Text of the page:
Imtech Designs for Energy-Efficient Research Vessel

marinelink.com
Monday, October 21, 2013

Imtech Marine provides complete Heating, Ventilation and Air Conditioning to new eco-friendly Research Vessel ‘Sonne’. Energy savings realized by Dynamic Simulation techniques.
 
Imtech Marine was selected as supplier of the new Research Vessel ‘Sonne’. Imtech designs and installs the complete HVAC system for accommodation areas, laboratories and machinery spaces, as well as the redundant cold and warm water supply system with a combination of turbo chillers and absorption chillers. After 44 years the current German research vessel ‘Sonne’ will be replaced by a new, eco-friendly and energy-efficient successor in the beginning of 2015, carrying the same name. The new ‘Sonne’ is currently under construction at the Meyer Werft shipyard in Papenburg, Germany, and will be going on scientific expeditions around the world 345 days per year like its predecessor. The vessel will contribute to find answers to relevant questions regarding the climate change, the supply of marine raw materials and the interference of humans with the sensitive marine ecosystem. By applying dynamic simulation techniques, Imtech Marine provides solutions achieving substantial energy savings on the HVAC system.
 

  • Dynamic Simulations

The project requires specific technical expertise, for example with regard to the demands of two climate laboratories on board at a temperature range between 0°C and 28°C. Also the requirements with regard to energy savings are high. With the help of dynamic simulations, Imtech Marine reduces the overall energy consumption of the ship by means of an elaborate regulation and automation of the cold water supply systems. Other challenges concern the short building time, the limited space available and the complexity to combine new green systems with conventional systems or requirements.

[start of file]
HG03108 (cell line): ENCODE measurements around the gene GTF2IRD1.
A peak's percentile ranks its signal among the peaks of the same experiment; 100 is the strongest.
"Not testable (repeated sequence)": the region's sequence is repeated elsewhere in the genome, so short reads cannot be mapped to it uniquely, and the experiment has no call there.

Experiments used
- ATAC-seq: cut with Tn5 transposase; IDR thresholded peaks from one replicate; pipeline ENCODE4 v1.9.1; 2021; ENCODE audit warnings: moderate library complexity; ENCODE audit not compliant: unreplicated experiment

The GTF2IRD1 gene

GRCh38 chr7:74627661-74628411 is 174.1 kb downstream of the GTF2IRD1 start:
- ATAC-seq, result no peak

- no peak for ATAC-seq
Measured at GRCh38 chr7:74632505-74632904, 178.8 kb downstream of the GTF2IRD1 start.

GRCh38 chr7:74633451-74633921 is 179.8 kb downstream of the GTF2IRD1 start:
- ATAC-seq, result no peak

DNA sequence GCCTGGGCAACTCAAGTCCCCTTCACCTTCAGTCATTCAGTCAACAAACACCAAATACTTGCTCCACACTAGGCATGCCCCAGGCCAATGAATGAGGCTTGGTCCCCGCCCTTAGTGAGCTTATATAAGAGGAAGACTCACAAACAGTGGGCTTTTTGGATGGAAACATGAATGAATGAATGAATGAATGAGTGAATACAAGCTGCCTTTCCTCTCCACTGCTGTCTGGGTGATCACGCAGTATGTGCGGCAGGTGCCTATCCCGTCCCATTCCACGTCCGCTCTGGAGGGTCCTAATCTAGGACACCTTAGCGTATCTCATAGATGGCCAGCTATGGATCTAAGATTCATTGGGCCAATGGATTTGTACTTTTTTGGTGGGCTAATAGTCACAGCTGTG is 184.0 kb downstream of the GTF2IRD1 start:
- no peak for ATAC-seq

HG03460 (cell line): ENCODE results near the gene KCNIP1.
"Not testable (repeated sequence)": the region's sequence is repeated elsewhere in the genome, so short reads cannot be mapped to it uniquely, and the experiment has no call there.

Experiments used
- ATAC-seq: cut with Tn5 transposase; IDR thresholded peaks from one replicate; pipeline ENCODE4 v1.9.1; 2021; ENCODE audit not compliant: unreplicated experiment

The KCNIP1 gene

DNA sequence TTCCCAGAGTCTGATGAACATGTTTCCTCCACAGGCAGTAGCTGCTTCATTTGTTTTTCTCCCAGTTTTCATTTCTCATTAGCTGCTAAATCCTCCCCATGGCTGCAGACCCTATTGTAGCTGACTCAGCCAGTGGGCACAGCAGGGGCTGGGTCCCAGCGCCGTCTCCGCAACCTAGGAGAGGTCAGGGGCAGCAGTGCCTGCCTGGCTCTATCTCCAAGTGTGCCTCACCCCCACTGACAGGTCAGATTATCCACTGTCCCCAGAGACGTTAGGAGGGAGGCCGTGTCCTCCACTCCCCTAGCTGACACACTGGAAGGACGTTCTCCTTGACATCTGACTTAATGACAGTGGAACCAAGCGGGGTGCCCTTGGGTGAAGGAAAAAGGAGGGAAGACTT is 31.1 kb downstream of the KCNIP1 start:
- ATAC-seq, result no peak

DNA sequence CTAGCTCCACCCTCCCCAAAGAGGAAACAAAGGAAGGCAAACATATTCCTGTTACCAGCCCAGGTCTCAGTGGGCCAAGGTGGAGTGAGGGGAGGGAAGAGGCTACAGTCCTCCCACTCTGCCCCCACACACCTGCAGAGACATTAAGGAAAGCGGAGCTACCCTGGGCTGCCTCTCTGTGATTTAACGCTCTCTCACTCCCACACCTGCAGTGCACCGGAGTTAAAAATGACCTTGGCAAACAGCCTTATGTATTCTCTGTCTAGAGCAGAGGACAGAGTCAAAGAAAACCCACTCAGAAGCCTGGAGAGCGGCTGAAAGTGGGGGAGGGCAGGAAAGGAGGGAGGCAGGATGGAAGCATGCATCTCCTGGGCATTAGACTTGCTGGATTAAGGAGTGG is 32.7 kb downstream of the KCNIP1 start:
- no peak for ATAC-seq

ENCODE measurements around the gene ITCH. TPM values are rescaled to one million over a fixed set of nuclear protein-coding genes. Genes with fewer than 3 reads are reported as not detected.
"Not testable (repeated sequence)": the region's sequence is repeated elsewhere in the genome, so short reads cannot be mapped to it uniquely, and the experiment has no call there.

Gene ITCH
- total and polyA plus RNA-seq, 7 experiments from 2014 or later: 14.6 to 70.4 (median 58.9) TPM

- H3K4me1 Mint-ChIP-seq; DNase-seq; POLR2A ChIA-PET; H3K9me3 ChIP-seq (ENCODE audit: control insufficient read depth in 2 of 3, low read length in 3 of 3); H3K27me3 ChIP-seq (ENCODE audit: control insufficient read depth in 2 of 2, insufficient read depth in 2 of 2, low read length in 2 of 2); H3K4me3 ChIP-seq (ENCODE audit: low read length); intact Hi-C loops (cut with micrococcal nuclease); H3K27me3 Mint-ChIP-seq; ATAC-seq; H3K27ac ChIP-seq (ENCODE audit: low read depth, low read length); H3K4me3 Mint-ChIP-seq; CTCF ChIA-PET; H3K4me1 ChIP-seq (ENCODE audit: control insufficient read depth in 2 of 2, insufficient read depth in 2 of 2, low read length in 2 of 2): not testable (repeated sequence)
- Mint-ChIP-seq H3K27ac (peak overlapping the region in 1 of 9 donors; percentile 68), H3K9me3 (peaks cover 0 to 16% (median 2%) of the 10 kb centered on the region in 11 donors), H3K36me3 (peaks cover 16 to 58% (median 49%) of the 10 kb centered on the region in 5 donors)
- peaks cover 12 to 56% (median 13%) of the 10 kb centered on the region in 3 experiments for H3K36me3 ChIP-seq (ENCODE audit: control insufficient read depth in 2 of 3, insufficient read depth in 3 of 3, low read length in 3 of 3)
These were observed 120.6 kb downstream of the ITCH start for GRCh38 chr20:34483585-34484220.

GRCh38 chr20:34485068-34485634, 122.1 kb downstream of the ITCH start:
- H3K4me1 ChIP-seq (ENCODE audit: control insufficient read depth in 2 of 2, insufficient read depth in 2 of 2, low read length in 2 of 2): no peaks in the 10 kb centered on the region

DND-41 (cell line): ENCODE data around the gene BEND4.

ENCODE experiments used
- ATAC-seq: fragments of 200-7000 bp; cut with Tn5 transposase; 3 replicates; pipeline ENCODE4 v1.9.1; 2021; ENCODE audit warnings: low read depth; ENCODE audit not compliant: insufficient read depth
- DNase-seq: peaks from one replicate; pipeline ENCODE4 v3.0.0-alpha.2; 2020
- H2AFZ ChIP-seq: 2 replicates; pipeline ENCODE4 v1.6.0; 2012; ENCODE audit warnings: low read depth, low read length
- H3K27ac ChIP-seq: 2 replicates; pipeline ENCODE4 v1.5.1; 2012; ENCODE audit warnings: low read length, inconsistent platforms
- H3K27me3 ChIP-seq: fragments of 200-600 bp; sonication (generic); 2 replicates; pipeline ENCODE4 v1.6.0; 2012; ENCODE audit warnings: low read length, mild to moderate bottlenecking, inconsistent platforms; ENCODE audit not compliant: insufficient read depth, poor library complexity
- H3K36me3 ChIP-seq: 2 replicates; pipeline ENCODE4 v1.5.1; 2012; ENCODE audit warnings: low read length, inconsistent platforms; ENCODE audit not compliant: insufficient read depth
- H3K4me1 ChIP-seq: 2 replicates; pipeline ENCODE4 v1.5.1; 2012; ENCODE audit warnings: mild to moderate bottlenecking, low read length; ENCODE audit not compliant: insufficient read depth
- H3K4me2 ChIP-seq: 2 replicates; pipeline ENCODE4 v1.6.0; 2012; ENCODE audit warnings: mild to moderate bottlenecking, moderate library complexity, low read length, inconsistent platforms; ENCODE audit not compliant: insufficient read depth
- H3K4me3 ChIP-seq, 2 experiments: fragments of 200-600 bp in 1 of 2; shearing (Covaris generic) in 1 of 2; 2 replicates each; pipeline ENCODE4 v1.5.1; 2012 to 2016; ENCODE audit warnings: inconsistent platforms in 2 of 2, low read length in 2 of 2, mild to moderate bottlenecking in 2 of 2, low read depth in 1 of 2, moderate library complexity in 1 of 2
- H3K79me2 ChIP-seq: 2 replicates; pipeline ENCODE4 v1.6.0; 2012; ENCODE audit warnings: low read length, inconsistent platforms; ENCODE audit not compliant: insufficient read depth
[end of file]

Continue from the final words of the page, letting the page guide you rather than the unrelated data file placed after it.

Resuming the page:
The Competence Centre Green Ships, which is the expert-group for eco-friendly and energy-efficient solutions at Imtech Marine, has  investigated two different approaches  of energy-efficient and energy saving technologies by dynamic simulation. “Due to the application of the latest simulation tools - Dymola and Modelica - Imtech is able to model and assess any complex system architecture very rapidly. The modelling and  simulation of multi-disciplinary systems can offer optimized and efficient solutions even before entering the detailed design phase.” states Eike Higgen, consultant at Imtech Marine’s Competence Center Green Ships.
 

  • Energy savings for the turbo chilling units

The first approach comprises the combination of turbo and absorption chilling units providing cold water with a sliding supply temperature for the vessel’s varying heat loads, which mostly depend on outside weather conditions. The chiller’s automation and control system increases the cold water supply temperature at lower cooling demand and decreases the temperature again at higher cooling loads. “The higher cold water supply temperature leads to energy savings for the turbo chilling units, due to better part load performance. Additionally, the cold water supply pumps are frequency controlled depending on the demand of the consumer’s cooling coils. Resulting from this, the electrical power consumption of the chiller and cold water supply pumps decreases by 15 to 20%.” explains Eike Higgen. This solution is already implemented by Imtech Marine in the control and automation design of the new ‘Sonne’.
 
The second simulation uses the ‘Sonne’ as an example and analyses energy savings for future projects by help of demand controlled ventilation (DCV) in galleys. The basic idea of DCV is to connect the cooking equipment with the exhaust air hoods. “That means if only 50% of the equipment is in use, only 50% of exhaust air is needed”, says Eike Higgen from Imtech Marine. This results in less electrical power consumption of all fans and at the same time in less cooling demand.
 
The Sonne has a length of almost 115 meters and a width of almost 21 meters, providing sufficient room for 35 crew members and 40 scientists at the same time. The ship will sail in 2015.

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